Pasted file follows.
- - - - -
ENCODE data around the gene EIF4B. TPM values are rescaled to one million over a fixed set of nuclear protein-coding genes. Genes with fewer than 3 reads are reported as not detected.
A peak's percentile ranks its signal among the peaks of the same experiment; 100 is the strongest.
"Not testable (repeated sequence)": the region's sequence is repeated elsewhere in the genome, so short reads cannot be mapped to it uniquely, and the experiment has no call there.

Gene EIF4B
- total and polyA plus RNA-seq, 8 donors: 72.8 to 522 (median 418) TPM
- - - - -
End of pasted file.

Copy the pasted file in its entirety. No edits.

ENCODE data around the gene EIF4B. TPM values are rescaled to one million over a fixed set of nuclear protein-coding genes. Genes with fewer than 3 reads are reported as not detected.
A peak's percentile ranks its signal among the peaks of the same experiment; 100 is the strongest.
"Not testable (repeated sequence)": the region's sequence is repeated elsewhere in the genome, so short reads cannot be mapped to it uniquely, and the experiment has no call there.

Gene EIF4B
- total and polyA plus RNA-seq, 8 donors: 72.8 to 522 (median 418) TPM